In a recent HMRC test case (Ames v CRC), the Upper Tribunal considered whether it was necessary for EIS income tax relief to have been claimed when an EIS investment was made, for the transaction to then potentially qualify for exemption from capital gains tax when the investment was sold.
For the case in question, the usual EIS1 application process was followed; resulting in HMRC issuing an EIS2 certificate to the company, which in turn they converted into EIS3 certificates for the shareholders. Initial income tax relief was not claimed by one individual taxpayer shareholder as he did not have high enough taxable income that tax year to cover the deduction. When this shareholder realised his investment, for around £1/3m, having sought telephone advice from HMRC, no capital gains tax disclosures were made on his self-assessment return. HMRC became aware of this omission from the tax return and initially interpreted the EIS legislation as the EIS income tax claim being a prerequisite for a subsequent EIS capital gains tax exemption. Accordingly, they then raised a discovery assessment for £72k tax. The taxpayer appealed this interpretation to the First Tier Tribunal, but lost. He then took the decision to the Upper Tribunal, and won.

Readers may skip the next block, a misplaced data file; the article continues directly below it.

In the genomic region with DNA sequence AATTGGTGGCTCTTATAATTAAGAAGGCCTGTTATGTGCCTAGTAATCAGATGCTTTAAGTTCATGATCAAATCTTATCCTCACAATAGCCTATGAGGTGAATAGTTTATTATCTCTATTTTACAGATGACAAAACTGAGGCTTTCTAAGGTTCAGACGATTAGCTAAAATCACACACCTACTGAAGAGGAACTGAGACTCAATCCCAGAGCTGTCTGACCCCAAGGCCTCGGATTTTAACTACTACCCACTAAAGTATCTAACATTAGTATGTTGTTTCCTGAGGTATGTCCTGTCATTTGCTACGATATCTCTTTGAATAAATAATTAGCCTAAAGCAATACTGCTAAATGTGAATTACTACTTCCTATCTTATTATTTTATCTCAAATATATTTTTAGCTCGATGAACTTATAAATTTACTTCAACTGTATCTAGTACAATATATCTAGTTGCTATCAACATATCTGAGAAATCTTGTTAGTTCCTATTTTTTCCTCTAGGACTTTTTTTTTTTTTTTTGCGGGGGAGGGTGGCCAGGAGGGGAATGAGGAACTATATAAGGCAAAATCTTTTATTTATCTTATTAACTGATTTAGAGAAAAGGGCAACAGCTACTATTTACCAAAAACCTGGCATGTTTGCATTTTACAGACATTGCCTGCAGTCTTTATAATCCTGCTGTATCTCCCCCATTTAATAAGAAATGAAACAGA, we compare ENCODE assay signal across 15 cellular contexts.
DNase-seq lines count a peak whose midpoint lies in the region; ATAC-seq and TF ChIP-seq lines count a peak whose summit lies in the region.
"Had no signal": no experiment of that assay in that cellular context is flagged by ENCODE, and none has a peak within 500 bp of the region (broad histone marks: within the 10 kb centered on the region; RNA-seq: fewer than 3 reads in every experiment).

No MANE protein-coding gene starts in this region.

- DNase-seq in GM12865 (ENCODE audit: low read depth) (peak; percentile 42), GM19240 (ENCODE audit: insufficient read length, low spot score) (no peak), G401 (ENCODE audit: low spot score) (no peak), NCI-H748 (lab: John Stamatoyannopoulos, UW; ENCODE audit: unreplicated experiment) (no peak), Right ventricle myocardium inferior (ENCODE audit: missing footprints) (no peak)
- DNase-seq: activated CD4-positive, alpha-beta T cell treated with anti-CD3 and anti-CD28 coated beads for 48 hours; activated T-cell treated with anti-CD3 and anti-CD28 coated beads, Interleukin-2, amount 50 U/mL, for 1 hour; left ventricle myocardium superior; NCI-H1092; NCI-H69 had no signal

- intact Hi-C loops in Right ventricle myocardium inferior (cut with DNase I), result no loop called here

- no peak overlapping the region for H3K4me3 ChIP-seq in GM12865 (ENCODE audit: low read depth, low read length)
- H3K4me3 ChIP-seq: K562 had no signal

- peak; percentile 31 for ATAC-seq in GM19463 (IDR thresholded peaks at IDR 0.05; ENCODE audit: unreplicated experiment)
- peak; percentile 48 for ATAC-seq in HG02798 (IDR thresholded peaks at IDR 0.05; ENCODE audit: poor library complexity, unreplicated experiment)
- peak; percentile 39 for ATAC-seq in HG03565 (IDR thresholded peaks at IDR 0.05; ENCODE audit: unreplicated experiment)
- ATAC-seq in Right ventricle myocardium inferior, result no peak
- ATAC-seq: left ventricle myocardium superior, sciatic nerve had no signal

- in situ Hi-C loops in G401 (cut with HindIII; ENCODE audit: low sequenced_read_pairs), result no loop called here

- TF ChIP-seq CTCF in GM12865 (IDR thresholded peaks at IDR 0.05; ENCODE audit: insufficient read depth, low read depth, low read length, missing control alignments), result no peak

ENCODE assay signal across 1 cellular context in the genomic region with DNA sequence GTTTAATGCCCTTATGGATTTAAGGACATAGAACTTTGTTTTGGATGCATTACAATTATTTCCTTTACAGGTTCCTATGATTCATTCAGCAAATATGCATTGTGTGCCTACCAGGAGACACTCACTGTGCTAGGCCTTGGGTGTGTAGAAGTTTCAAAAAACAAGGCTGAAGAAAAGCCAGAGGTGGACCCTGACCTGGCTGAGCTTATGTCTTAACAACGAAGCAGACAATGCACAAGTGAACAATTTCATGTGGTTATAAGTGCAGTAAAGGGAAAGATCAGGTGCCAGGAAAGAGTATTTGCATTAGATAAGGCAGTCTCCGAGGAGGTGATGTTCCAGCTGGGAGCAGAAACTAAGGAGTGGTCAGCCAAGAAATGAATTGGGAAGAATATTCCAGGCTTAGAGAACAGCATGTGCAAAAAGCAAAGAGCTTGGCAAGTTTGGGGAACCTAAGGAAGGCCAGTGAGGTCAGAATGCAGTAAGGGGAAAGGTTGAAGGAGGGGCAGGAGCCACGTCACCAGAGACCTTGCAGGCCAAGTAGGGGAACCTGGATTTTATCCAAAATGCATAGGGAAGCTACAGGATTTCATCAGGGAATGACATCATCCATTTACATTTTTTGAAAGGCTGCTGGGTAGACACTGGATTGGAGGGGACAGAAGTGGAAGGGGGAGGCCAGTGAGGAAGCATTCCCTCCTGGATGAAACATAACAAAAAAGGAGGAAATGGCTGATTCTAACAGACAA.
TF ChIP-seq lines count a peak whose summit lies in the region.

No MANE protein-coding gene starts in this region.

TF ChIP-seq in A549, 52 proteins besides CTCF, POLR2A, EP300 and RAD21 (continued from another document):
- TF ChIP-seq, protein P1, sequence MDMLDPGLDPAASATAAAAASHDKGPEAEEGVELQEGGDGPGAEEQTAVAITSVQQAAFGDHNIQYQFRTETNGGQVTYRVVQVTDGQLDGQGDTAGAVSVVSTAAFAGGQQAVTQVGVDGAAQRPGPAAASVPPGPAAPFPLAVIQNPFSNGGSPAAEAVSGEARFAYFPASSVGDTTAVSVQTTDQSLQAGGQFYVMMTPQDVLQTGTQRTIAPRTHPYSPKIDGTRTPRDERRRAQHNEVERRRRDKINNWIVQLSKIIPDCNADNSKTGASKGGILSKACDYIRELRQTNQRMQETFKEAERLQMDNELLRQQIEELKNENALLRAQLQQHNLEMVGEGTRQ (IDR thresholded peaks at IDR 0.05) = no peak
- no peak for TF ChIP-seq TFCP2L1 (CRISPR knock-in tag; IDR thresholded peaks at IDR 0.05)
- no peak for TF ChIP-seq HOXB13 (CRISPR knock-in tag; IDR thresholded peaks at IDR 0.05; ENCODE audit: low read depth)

This test case is helpful in clarifying that these two EIS tax benefits, together with EIS Deferral Relief, all operate independently of each other.